Mulberger, assignment office manager residing in temporary housing should be
said. moved out this week. At the end of last
However, he said that there would be a week there were 37 students in tern
different assignment sequence. They porary quarters, but there were 53
plan to assign more temporary space students who failed to show up for
next year. After the cancellation Winter Term, •so those in temporary
deadline, the assignment office will housing will be reassigned to those
compare the number of contracts given spaces.
out to the amount of space available. In reference to questions concerning
If the demand exceeds the space, the stricter alcohol policy, Mulberger
Mulberger said they plan to assign said that the housing office is unable to
Mdditional temporary space instead of determine if the policy has effected the
forcing small doubles and triples. demand for residence hall rooms.
Police examine noise
A loud sound described as an ex- • heard the noise at the same time last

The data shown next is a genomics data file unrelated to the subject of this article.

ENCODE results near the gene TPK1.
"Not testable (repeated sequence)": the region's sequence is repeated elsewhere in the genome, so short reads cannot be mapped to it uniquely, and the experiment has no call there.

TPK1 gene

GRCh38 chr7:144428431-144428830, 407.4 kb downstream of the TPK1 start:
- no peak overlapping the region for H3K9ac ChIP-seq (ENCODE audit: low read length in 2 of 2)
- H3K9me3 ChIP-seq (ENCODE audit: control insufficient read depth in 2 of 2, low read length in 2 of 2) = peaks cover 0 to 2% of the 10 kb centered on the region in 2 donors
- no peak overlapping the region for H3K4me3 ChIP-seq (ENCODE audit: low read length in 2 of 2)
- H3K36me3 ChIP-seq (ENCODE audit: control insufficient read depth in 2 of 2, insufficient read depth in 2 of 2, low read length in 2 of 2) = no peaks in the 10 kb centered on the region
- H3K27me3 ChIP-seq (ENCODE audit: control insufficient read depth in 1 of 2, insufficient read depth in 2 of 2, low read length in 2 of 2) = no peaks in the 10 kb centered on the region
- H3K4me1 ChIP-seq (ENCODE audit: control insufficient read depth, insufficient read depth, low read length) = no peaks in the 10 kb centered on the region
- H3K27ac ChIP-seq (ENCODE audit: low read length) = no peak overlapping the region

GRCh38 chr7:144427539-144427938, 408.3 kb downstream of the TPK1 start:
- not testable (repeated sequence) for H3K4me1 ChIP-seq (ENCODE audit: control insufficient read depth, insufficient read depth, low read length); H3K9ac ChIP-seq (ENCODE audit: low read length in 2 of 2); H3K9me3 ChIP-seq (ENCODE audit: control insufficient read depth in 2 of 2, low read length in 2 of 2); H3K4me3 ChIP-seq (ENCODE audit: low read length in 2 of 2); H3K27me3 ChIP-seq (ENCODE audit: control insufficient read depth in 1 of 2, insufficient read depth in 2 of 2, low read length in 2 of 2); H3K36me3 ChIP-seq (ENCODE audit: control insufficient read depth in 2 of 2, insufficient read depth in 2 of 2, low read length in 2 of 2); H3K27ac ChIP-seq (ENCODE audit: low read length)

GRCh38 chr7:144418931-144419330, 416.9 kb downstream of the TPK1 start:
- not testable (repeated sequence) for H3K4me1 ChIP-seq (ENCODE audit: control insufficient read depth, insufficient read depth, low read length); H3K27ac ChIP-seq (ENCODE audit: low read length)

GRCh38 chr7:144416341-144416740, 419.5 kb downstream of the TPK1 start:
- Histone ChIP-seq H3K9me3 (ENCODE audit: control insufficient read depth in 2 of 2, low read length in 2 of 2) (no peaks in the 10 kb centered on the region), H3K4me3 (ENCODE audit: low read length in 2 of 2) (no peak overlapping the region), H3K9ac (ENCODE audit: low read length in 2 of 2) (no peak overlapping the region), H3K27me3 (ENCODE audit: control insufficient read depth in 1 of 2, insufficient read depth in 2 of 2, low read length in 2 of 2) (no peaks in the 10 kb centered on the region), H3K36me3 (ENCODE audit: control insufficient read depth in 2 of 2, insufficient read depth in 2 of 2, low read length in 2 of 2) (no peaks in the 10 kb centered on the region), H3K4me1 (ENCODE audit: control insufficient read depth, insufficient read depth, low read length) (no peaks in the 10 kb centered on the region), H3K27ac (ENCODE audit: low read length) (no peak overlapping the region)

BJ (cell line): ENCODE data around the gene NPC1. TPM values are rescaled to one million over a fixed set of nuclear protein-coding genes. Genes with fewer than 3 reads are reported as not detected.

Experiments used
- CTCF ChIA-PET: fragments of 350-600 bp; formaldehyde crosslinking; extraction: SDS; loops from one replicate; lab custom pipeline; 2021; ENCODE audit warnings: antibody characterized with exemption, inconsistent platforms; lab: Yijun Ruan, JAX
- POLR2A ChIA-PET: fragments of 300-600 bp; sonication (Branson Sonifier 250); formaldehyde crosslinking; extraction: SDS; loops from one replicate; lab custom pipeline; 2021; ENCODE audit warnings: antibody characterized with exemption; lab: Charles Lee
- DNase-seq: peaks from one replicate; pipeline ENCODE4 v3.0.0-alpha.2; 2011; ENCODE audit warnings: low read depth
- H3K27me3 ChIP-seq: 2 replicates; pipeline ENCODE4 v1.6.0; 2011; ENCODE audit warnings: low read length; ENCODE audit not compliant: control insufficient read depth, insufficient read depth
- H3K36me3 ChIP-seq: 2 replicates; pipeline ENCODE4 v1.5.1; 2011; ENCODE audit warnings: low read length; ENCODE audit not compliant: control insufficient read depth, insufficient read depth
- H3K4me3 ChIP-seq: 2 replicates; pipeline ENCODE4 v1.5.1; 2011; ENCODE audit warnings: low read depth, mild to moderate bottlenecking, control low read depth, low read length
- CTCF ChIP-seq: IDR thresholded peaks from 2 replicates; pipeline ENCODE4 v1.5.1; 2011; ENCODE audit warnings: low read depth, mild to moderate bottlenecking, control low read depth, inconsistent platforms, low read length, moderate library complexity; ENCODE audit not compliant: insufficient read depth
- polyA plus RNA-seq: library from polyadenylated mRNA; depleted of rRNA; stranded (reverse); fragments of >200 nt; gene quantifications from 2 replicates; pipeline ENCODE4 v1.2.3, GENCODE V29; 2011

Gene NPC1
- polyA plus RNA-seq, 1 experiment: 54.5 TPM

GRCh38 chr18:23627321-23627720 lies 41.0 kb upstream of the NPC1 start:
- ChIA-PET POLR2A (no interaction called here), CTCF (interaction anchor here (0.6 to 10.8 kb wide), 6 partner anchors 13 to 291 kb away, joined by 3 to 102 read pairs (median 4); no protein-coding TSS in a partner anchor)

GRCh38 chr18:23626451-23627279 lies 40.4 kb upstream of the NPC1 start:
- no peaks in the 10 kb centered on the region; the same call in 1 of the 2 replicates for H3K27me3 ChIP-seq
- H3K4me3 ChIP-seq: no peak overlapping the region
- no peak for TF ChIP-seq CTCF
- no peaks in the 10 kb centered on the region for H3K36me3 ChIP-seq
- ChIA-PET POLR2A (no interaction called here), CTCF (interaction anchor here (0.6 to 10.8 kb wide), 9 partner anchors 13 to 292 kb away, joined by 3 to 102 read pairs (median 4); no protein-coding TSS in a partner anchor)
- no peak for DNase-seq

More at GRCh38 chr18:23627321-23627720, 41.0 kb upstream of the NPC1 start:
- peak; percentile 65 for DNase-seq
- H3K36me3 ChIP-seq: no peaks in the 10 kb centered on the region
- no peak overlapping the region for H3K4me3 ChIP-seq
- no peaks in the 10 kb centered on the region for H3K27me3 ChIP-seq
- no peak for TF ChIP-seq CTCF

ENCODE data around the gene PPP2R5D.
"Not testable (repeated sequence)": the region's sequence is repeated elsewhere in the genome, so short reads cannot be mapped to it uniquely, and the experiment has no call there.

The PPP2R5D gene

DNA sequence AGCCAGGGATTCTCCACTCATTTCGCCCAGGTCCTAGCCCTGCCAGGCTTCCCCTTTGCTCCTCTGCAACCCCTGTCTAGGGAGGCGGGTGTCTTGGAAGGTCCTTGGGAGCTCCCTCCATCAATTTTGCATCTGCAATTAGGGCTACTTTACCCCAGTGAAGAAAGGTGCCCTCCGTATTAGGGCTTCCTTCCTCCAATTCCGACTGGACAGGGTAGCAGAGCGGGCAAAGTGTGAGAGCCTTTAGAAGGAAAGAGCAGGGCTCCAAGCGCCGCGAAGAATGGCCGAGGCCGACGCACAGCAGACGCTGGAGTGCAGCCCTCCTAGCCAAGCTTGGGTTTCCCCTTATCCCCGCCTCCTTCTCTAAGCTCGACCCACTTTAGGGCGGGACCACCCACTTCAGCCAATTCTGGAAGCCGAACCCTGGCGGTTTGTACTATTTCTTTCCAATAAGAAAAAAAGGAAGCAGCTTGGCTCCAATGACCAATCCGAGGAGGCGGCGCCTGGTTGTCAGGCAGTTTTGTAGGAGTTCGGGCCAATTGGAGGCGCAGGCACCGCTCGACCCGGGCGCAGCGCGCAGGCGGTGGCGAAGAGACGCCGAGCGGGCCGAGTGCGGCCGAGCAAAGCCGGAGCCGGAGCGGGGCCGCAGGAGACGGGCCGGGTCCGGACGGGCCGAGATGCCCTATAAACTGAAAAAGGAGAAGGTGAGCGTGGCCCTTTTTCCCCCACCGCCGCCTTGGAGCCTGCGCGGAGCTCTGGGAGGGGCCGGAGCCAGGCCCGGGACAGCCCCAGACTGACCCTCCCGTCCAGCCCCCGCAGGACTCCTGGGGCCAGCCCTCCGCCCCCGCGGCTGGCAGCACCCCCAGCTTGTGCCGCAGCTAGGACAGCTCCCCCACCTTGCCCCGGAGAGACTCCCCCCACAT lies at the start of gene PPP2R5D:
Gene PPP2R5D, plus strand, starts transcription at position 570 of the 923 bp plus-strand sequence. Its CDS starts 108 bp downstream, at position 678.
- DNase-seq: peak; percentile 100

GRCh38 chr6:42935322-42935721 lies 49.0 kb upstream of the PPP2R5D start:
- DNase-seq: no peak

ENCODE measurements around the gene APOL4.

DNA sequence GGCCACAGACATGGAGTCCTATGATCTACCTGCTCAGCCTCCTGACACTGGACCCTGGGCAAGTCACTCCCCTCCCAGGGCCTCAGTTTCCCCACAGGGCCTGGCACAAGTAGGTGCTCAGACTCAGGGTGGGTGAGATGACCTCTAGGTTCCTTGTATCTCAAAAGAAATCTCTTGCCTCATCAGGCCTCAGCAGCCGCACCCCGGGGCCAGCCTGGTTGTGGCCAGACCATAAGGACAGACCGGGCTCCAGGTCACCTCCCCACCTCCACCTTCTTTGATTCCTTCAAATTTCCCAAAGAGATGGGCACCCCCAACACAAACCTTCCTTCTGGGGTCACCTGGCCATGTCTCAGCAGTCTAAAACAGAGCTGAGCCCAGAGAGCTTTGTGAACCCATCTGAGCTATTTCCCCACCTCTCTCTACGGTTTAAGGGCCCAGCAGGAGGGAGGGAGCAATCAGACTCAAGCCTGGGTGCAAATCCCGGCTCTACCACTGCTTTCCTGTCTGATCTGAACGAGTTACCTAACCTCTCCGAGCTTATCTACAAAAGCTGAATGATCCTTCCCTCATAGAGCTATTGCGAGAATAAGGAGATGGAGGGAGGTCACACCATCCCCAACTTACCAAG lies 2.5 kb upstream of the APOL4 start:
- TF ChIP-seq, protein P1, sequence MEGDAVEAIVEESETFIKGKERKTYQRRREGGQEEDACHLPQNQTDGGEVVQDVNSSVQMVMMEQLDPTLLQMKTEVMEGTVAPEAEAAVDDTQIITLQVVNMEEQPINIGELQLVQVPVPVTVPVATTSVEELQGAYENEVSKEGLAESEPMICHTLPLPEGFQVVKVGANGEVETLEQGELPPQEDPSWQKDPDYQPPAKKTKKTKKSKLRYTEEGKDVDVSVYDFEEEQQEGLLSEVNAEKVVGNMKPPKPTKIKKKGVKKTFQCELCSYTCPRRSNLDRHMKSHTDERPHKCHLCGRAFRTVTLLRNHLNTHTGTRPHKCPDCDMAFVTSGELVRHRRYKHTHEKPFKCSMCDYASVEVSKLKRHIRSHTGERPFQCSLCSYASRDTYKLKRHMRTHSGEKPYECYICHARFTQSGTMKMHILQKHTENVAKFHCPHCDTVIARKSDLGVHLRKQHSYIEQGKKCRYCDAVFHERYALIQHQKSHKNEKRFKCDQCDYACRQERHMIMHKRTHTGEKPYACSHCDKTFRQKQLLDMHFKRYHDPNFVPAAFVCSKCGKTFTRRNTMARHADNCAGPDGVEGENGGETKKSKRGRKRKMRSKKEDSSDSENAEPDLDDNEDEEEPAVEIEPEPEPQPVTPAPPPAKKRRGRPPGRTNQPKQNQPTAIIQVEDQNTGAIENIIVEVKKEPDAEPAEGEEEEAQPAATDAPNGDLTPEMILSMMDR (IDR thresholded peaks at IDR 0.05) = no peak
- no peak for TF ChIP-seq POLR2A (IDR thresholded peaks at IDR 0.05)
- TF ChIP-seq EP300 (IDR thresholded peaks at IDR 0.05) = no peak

plosion sent State College police to the Thursday but he could not determine
100-block of S. Fraser Street last where it had come from.
night. Police said they thought the sound
The noise reported at 9:57p.m. also might have come from Hammond
was heard by a campus policeman on Building. However, there was no sign
College Avenue at Fraser. A caller of damage there either.
told police the noise sounded like an
One police officer said he thought
eight-inch gun of a Navy ship being
the sound might have been a sonic
fired. A man in the Penn State Diner
said he thought it was an earthquake
at first. An officer at police headquarters
. . .
Police searched the area around said the explosion report was un-
Keystone TV & Appliance on Fraser founded. He added that something
and found no evidence of an explosion falling down in an apartment or a
or any type of disturbance. heating system coming on could
The cashier at the diner said he possibly have made such a noise.
olle • ian
Committee, indicating that one would
take place after Ammerman's
resignation, arrd that there was a
reluctance among some committee
members , to call" for .d' special eledtion